MODESTO, Calif. --
The three mallards were just teasing. At least that’s the only explanation for their behavior.
They were giving Mike Reynolds fits. His cheeks were blown out in bubbles on each side of his round face and his forehead was getting redder as he put monumental effort into blowing the right series of notes to entice these feathered fiends out of the air.
Those particular three ducks would have nothing of it. They made one full slow circle in the early light of dawn, then a slightly wider pass, with one drake slightly craning his neck toward the spread of decoys below before all three sauntered away.
Reynolds was beside himself. The Modesto, Calif., professional angler, who by his own admission fishes professionally so he can duck hunt, gets angry when the music from his duck call goes unnoticed.
“They’ve been here before,’’ Reynolds said dejectedly.
It was the third day of California’s waterfowl season and after two banner days of toppling mallards from the air; Reynolds was feeling the first taste of defeat in a season that will likely consume his life for the next 100-plus days.
If California is known as “the land of fruits and nuts” count Reynolds and his “crew” as part of the nut section, all crazy nuts about duck hunting.
When I was young I hardly ever missed an episode of “The Big Valley.” It had two great things going for it: It was a western (every kid in the ‘60s wanted to be a cowboy) and it had Audra Barkley (played by Linda Evans) who was totally hot.”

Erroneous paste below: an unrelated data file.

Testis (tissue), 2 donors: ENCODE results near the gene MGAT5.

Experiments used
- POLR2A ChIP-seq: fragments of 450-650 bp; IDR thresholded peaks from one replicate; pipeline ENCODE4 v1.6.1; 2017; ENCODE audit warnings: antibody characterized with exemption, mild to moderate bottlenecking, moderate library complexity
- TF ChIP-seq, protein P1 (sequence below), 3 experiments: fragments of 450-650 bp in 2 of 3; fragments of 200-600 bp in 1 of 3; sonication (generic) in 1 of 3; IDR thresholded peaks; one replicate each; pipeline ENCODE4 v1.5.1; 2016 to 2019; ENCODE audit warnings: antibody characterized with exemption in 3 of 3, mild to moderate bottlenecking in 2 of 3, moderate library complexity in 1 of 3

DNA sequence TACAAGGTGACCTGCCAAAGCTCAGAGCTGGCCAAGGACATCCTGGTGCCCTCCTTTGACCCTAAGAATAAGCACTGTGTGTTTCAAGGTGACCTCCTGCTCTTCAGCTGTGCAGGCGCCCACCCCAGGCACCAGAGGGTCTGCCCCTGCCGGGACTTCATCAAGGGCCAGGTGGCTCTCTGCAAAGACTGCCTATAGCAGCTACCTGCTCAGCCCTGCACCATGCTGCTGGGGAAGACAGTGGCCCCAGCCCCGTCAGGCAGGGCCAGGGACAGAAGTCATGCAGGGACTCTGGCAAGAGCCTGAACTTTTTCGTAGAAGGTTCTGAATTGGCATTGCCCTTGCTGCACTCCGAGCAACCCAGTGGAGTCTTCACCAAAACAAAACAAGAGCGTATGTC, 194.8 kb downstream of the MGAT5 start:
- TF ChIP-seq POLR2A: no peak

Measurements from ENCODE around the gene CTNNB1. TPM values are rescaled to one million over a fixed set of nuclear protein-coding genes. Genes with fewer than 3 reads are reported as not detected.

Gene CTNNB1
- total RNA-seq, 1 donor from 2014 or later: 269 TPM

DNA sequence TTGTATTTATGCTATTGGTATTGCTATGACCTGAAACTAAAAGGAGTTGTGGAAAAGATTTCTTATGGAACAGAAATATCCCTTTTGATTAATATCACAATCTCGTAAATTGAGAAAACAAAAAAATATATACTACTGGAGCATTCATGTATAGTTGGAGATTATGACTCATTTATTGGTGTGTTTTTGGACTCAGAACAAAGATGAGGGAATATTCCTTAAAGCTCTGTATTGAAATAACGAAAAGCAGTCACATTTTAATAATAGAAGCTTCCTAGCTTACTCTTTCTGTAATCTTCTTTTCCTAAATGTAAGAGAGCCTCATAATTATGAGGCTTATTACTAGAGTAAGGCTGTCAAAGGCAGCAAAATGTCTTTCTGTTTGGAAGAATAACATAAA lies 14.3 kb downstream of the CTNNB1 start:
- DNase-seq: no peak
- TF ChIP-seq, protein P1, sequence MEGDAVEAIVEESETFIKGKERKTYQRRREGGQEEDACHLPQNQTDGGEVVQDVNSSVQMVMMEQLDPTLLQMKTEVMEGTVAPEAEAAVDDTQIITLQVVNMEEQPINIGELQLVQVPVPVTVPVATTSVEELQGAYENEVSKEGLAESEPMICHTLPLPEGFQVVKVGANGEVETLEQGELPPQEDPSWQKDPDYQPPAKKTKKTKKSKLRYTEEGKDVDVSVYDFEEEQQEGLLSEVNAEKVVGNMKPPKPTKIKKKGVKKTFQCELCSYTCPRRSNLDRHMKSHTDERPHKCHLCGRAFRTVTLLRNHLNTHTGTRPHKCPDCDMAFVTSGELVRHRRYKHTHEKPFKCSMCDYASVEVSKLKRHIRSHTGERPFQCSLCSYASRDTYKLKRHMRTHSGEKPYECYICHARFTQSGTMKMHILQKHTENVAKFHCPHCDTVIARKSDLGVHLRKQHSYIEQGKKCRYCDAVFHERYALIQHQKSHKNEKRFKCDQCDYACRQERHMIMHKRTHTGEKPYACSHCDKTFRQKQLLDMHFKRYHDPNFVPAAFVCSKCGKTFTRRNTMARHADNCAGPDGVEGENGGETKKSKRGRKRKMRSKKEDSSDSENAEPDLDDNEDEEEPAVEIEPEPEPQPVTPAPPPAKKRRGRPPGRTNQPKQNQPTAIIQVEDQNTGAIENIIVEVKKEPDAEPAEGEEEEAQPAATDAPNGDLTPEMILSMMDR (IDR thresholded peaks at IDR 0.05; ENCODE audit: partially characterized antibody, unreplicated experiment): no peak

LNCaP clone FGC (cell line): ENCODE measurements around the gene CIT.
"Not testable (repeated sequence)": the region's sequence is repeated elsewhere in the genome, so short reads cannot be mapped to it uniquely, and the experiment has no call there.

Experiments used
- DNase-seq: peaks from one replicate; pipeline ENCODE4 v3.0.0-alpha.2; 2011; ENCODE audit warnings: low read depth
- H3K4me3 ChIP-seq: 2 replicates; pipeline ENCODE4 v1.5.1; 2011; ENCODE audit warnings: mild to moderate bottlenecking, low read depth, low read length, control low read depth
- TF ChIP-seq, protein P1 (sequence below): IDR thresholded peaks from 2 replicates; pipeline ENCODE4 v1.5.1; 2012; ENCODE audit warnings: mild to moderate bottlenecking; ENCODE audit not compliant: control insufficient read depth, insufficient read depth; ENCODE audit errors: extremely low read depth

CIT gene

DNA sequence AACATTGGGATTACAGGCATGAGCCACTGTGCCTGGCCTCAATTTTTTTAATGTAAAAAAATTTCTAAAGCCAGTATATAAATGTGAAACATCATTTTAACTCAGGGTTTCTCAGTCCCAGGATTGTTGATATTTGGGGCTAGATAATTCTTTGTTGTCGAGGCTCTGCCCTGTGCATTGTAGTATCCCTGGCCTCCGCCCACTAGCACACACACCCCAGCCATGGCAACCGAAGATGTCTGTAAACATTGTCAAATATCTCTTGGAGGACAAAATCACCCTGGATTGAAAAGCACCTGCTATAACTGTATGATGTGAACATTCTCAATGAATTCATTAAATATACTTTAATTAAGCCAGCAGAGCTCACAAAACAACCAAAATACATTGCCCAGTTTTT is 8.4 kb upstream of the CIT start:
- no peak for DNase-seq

It didn’t take much motivation to tune in to hot cowgirls. Not much has changed in 40 years.
If you were a fan of “The Big Valley,” (if you have no idea what that is Google it) then you will remember opening scenes that showed wide sweeping vistas of a valley that was actually Central Valley in California.
That is actually the location of this Duck Trek stop. Although “this location” isn’t exactly a specific spot: California's Central Valley is a large, flat valley that dominates the central portion of California.
It stretches approximately 450 miles from northwest to southeast inland and parallel to the Pacific Ocean coast. Its northern half is referred to as the Sacramento Valley and its southern half as San Joaquin Valley. All-in-all it’s roughly the size of West Virginia.
We were somewhere in the northern half of the San Joaquin Valley, on Modesto Reservoir, a 3,800-acre water supply lake. You won’t read about it in travel brochures or Ducks Unlimited Magazine. It’s best described as a wayward spot on the map between areas much better known for their duck hunting.
To the north is the Sacramento-San Joaquin River Delta or California Delta where literally millions of waterfowl pass through or winter during the course of the year. Those that leave make their way south to the Central Valley Grassland, where there are some of the most fertile, pristine wintering grounds in North America.